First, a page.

The East African Securities Regulatory Authorities (EASRA) has called for the expansion of its membership to include countries that have not yet joined.

EASRA wants newly admitted members such as the Democratic Republic of Congo (DRC) and South Sudan to be included in the membership.

Keith Kalyegira, the chairman of EASRA, said by expanding its membership, they will be able to solidify regional strategies that will boost capital markets in EAC.

“We are committed to extending a formal invitation to DRC and South Sudan to join EASRA, which will further solidify regional and country-specific strategies aimed at enhancing East Africa’s capital markets industry,” said Mr Kalyegira.

Mr Kalyegira was speaking during the 52nd Consultative Committee meeting of the group at the Royal Suites Bugolobi in Kampala.The gathering brought together regulatory representatives from Uganda, Kenya, Rwanda, and Tanzania.

Various subcommittees representing different East African countries, such as those focused on Market Development, Market Supervision, and Legal Affairs, engaged in extensive deliberations on critical subjects.

These encompassed regulatory sandboxes, Environmental, Social, and Governance (ESG) principles, and regulations related to Private Equity & Venture Capital, Crowdfunding, and Islamic financing.

A particular spotlight was placed on the facilitation of financing for Small and Medium-sized Enterprises (SMEs).

The participants also agreed to create another EASRA Strategic Plan, focusing on fostering the development of an integrated East African capital market.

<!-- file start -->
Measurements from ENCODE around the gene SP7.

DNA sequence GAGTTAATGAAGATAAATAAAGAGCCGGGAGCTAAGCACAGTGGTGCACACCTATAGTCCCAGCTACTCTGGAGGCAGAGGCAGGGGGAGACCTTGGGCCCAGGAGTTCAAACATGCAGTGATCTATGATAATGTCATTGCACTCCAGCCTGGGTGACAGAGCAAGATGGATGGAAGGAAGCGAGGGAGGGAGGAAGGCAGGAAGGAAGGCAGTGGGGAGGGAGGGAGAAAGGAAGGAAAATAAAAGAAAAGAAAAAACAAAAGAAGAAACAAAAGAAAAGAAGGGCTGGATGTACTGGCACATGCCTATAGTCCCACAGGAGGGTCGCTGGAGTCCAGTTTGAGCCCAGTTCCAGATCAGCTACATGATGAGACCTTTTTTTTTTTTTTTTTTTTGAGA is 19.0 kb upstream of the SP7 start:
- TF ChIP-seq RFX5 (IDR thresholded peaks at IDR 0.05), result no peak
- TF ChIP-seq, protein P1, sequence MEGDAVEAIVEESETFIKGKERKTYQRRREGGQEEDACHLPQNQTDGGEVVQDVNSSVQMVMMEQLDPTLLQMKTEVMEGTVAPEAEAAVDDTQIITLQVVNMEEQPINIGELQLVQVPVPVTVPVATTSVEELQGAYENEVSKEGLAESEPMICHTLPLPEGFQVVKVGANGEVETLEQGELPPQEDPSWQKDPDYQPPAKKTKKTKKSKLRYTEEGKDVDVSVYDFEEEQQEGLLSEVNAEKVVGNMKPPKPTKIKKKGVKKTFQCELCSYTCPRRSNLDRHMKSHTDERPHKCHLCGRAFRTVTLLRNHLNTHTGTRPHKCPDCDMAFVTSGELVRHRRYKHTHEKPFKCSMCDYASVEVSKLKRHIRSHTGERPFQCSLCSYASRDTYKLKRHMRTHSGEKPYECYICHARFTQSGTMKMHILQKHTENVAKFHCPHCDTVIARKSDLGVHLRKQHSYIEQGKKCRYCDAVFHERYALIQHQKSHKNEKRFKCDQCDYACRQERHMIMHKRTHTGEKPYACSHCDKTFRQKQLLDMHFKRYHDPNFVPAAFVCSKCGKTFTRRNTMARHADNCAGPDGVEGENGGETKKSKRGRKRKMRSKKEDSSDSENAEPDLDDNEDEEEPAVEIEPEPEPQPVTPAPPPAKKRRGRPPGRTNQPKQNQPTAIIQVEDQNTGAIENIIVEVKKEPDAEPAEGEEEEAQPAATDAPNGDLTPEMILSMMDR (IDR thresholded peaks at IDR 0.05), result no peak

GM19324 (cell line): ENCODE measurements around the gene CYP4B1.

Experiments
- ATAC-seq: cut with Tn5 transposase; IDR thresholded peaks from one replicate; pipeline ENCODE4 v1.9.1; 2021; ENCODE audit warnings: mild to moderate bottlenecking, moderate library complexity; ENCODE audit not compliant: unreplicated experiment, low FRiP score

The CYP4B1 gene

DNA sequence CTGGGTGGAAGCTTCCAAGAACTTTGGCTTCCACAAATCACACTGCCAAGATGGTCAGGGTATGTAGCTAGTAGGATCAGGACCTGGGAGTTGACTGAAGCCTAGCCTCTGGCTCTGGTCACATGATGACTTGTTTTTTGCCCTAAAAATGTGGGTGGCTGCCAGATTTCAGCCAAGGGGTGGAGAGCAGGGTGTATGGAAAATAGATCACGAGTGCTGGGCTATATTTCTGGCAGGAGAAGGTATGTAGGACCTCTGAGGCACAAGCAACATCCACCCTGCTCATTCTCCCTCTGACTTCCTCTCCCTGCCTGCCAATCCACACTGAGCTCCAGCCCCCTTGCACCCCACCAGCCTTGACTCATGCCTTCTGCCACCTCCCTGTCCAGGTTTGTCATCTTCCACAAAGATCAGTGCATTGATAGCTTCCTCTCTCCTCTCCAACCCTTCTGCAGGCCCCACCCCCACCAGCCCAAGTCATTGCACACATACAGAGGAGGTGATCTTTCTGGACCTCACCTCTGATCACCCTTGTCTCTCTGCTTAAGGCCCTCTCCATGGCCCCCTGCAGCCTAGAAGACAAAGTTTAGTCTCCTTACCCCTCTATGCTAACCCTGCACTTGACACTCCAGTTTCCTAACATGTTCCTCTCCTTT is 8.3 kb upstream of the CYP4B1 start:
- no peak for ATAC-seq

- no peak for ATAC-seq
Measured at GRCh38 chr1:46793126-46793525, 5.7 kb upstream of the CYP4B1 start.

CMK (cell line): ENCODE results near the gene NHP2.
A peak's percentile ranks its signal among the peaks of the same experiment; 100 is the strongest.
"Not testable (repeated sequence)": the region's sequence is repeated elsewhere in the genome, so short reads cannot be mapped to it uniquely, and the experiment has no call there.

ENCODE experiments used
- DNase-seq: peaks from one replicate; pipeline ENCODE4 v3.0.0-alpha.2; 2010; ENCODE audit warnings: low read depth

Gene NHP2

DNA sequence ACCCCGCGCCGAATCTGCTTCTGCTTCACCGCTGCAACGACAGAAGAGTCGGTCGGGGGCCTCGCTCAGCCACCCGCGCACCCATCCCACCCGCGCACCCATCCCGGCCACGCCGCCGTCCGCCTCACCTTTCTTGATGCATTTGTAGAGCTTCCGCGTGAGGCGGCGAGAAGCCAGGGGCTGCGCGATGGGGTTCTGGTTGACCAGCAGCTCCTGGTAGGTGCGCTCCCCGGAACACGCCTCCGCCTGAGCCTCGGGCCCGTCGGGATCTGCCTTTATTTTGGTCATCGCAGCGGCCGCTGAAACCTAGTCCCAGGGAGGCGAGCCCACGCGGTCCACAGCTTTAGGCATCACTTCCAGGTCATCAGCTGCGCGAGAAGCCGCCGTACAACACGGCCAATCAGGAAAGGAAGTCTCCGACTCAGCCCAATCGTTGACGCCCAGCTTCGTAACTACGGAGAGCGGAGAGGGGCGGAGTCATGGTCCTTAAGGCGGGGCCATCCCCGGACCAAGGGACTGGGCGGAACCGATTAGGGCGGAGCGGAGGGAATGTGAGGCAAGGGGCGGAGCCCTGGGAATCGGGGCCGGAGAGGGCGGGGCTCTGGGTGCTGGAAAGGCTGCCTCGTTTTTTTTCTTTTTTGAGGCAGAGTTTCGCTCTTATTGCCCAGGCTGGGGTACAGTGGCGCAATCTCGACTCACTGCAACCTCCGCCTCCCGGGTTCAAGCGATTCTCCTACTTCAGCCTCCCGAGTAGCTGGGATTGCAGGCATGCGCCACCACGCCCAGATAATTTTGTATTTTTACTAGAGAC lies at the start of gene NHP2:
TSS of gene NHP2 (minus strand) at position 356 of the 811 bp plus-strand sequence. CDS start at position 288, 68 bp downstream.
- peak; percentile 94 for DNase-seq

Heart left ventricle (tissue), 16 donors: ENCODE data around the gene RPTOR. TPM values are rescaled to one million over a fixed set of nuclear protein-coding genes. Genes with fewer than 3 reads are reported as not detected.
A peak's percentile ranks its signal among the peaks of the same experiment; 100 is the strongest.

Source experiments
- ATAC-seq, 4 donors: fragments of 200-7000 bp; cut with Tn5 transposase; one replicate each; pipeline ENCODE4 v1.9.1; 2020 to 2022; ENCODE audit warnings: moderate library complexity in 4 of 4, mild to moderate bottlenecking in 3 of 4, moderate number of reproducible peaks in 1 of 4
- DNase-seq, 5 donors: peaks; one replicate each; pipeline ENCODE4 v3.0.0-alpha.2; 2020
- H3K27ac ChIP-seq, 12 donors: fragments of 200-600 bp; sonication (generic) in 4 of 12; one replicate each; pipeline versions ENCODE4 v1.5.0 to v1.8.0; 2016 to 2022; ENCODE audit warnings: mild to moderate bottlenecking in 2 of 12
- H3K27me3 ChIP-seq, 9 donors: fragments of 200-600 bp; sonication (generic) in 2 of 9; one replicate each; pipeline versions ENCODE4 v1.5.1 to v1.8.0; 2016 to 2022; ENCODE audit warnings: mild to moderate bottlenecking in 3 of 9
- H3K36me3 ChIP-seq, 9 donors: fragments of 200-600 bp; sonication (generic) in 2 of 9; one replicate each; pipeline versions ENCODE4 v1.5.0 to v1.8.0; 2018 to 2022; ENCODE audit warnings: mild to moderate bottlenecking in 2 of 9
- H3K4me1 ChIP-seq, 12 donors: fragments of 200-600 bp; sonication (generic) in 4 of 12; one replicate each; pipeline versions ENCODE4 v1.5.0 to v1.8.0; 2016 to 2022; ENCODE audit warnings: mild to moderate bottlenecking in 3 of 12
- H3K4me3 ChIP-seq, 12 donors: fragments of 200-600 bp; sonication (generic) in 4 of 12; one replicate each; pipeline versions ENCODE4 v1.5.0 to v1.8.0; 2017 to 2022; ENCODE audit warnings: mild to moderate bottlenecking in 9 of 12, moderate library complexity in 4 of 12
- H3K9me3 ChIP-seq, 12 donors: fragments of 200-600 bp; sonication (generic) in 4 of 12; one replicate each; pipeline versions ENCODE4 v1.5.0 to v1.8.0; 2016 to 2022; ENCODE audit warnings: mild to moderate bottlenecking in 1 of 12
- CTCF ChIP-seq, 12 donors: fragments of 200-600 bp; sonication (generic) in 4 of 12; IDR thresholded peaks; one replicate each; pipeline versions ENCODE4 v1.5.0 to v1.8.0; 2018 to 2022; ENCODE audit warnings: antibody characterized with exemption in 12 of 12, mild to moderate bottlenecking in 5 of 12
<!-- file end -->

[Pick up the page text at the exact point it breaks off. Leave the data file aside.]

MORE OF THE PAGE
This vision would be realised through advocacy, innovation, capacity building, regulatory harmonization, and knowledge sharing. The goal is to establish the EAC capital market as a respected platform for mobilizing long-term capital to drive economic development.

This Strategic Plan would also provide a roadmap for EASRA members in the region, who also acknowledged the progress made by Burundi in establishing their capital markets.

Recognising the importance of green finance, EASRA reiterated its commitment to adopting the International Sustainability Standards Board (ISSB) standards, S1 and S2.

Wycliffe Shamiah, CEO of CMA Kenya, called upon EASRA members to collaborate with accounting professionals and standard-setting bodies in their respective countries to harmonise and promote these standards while also conducting awareness and sensitisation campaigns.

The CEO of CMSA Tanzania highlighted the critical role of robust legal frameworks in supporting SMEs and the significant improvements seen in this sector.

Furthermore, there was a strong call for harmonized regulations in Islamic financing and crowdfunding, emphasizing the utilization of country-specific legal frameworks to conclusively address any challenges.

CMA Rwanda drew attention to the Collective Investment Schemes (CIS) legal framework, which allows for various types of CIS formations, including Partnerships, Companies, Trusts, and contractual schemes. This diversification strengthens the available pool of savings for investment in the economy.

The gathering stressed the importance of cross-border information sharing to enable enforcement actions, aligning with the emphasis placed on information sharing among members of the International Organisation of Securities Commissions (IOSCO) multilateral memorandum of understanding (MMOU).